Pearl Harbor Myths and Facts
Even generations after the attack on Pearl Harbor there are things we do not know. The are also things that we think we know. Some of those ideas are Pearl Harbor myths that have endured decades, but are simply wrong. Some are conspiracy theories and others are simply misunderstandings. We will help you to differentiate what is true and what is not.
1. The attack was a complete surprise to the US.
While the specific time that the Japanese would attack was not known to the leaders at Pearl Harbor or in Washington, they were expecting an attack. In fact, the Navy department warned the US commanders before the attack and put them on a "war warning". Even though the commanders were told that war was imminent and the Japanese fleet was on the move they did not understand the severity of this threat.
2. Roosevelt knew about the attack, but did not warn the commanders in order to get the US involved in WWII
This is the most popular of the Pearl Harbor Myths. The serious historians who have researched the Pearl Harbor attack have debunked this myth. FDR was well aware that the negotiations with Japan had fallen apart and that Japan was likely to show some aggression, but US intelligence did not know when or where that aggression would come.
3. Japan only attacked Pearl Harbor.
Many are unaware that at the same time Japan attacked Hawaii it also attacked other bases in the Pacific. Even President Franklin D. Roosvelt's "Day of Infamy Speech on December 8th, mentions the other targets.
Yesterday, December 7, 1941 -- a date which will live in infamy -- the United States of America was suddenly and deliberately attacked by naval and air forces of the Empire of Japan.
The United States was at peace with that Nation and, at the solicitation of Japan, was still in conversation with its Government and its Emperor looking toward the maintenance of peace in the Pacific. Indeed, one hour after Japanese air squadrons had commenced bombing in Oahu, the Japanese Ambassador to the United States and his colleague delivered to the Secretary of State of form reply to a recent American message. While this reply stated that it seemed useless to continue the existing diplomatic negotiations, it contained no threat or hint of war or armed attack.
It will be recorded that the distance of Hawaii from Japan makes it obvious that the attack was deliberately planned many days or even weeks ago. During the intervening time the Japanese Government had deliberately sought to deceive the United States by false statements and expressions of hope for continued peace.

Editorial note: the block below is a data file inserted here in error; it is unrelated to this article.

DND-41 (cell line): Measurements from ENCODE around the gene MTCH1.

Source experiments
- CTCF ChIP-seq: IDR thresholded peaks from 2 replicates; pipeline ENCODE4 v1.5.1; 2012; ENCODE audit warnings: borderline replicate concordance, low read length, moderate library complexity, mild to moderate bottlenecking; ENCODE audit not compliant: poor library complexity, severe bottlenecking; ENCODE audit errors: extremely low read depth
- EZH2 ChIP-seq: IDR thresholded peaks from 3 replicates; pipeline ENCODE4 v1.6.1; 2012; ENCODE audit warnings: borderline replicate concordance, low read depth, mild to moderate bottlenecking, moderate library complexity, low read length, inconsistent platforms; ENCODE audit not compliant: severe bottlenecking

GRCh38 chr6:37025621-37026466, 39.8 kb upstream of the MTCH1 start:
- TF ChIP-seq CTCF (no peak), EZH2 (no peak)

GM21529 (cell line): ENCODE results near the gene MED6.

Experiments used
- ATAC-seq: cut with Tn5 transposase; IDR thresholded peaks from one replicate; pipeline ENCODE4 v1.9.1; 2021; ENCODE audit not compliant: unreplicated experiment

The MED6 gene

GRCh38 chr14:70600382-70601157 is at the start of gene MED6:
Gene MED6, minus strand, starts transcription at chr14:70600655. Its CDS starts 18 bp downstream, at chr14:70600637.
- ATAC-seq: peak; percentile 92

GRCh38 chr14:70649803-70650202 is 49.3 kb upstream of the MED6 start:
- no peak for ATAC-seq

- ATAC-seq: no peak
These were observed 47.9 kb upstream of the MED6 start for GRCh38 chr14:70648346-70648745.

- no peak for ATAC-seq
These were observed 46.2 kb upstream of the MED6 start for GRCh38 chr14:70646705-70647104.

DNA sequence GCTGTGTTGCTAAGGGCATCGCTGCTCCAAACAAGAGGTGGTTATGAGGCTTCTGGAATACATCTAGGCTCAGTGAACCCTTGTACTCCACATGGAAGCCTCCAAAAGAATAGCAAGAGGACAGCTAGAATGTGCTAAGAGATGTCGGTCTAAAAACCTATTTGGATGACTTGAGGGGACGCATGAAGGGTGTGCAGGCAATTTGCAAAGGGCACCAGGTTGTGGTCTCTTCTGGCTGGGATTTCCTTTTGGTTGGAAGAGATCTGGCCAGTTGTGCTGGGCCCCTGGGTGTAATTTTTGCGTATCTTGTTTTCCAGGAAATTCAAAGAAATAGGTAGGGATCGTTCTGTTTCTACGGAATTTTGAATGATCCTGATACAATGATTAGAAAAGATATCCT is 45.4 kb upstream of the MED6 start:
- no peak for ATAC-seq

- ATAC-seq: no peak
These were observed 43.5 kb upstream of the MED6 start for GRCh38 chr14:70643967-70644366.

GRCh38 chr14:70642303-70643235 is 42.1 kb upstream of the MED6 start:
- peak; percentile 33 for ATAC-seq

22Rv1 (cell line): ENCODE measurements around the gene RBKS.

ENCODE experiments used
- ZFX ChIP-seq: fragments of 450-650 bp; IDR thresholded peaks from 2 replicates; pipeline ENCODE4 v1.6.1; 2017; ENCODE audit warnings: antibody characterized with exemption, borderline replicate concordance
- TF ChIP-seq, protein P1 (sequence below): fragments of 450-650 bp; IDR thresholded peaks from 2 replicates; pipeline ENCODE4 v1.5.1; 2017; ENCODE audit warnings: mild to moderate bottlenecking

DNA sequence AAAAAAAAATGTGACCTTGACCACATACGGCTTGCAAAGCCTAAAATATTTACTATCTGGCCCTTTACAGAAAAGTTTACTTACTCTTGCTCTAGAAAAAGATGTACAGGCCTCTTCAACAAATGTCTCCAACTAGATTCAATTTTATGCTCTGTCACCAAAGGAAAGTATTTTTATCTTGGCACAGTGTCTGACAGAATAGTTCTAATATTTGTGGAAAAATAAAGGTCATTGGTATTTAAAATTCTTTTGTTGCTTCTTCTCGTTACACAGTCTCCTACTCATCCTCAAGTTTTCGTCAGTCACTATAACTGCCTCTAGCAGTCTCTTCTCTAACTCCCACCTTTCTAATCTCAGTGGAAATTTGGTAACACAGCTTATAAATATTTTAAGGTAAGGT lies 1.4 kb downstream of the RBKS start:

The attack yesterday on the Hawaiian Islands has caused severe damage to American naval and military forces. Very many American lives have been lost. In addition American ships have been reported torpedoed on the high seas between San Francisco and Honolulu.
Yesterday the Japanese Government also launched an attack against Malaya.
Last night Japanese forces attacked Hong Kong.
Last night Japanese forces attacked Guam.
Last night Japanese forces attacked the Philippine Islands.
Last night the Japanese attacked Midway Island.
Japan has, therefore, undertaken a surprise offensive extending throughout the Pacific area. The facts of yesterday speak for themselves. The people of the United States have already formed their opinions and well understand the implications to the very life and safety of our Nation.
As Commander-in-Chief of the Army and Navy I have directed that all measures be taken for our defense.
Always will we remember the character of the onslaught against us.
No matter how long it may take us to overcome this premeditated invasion, the American people in their righteous might will win through to absolute victory.
I believe I interpret the will of the Congress and of the people when I assert that we will not only defend ourselves to the uttermost but will make very certain that this form of treachery shall never endanger us again.
Hostilities exist. There is no blinking at the fact that our people, our territory, and our interests are in grave danger.
With confidence in our armed forces -- with the unbounded determination of our people -- we will gain the inevitable triumph -- so help us God.
I ask that the Congress declare that since the unprovoked and dastardly attack by Japan on Sunday, December seventh, a state of war has existed between the United States and the Japanese Empire.
Franklin D. Roosevelt
The White House, December 8, 1941
4. Yamamoto said "I fear all we have done is to awaken a sleeping giant and fill him with a terrible resolve."
While this is a great line and sounded excellent when he said it in the movie Tora, Tora, Tora, there is not proof that Yamamoto made this statement. He did make statements that Japan could not win a protracted war against the US. His hope was that a decisive victory at Pearl Harbor would damage the morale in the US and prevent a prolonged war. This was the opposite of what actually happened as Americans came together in the war effort.
5. The Japanese fired the first shot
The Japanese were clearly the aggressors and the attackers, but they did not fire the first shot. The first shot fired was fired by the United States when the USS Ward, a destroyer, fired at a Japanese Midget submarine. The submarine was hit and sunk to the bottom of the ocean. The shot fired by the USS ward was at 0637 would have provided ample time to prepare for an attack. Poor communication prevented a warning from going out to all of the military personnel on Oahu.
Many did not believe the sailors on the USS Ward until 2002 when a University of Hawaii Undersea Research Laboratory sent exploratory submarines down 1200 feet to look at an object that they discovered on sonar.